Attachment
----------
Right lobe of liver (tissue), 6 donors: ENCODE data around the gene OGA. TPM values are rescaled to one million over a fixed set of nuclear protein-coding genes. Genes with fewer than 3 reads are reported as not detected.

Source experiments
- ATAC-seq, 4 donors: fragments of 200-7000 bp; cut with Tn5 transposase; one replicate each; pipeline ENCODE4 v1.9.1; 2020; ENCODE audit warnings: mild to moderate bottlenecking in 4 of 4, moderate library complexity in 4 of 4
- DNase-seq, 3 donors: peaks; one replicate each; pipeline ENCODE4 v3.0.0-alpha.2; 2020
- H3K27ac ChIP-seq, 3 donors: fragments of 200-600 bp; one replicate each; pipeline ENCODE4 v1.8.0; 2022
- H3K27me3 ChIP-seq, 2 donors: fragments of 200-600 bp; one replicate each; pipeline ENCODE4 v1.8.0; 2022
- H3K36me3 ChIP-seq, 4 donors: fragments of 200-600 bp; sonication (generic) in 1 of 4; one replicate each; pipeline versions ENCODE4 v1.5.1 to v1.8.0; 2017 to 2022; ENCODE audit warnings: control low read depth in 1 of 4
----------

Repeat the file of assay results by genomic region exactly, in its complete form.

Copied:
Right lobe of liver (tissue), 6 donors: ENCODE data around the gene OGA. TPM values are rescaled to one million over a fixed set of nuclear protein-coding genes. Genes with fewer than 3 reads are reported as not detected.

Source experiments
- ATAC-seq, 4 donors: fragments of 200-7000 bp; cut with Tn5 transposase; one replicate each; pipeline ENCODE4 v1.9.1; 2020; ENCODE audit warnings: mild to moderate bottlenecking in 4 of 4, moderate library complexity in 4 of 4
- DNase-seq, 3 donors: peaks; one replicate each; pipeline ENCODE4 v3.0.0-alpha.2; 2020
- H3K27ac ChIP-seq, 3 donors: fragments of 200-600 bp; one replicate each; pipeline ENCODE4 v1.8.0; 2022
- H3K27me3 ChIP-seq, 2 donors: fragments of 200-600 bp; one replicate each; pipeline ENCODE4 v1.8.0; 2022
- H3K36me3 ChIP-seq, 4 donors: fragments of 200-600 bp; sonication (generic) in 1 of 4; one replicate each; pipeline versions ENCODE4 v1.5.1 to v1.8.0; 2017 to 2022; ENCODE audit warnings: control low read depth in 1 of 4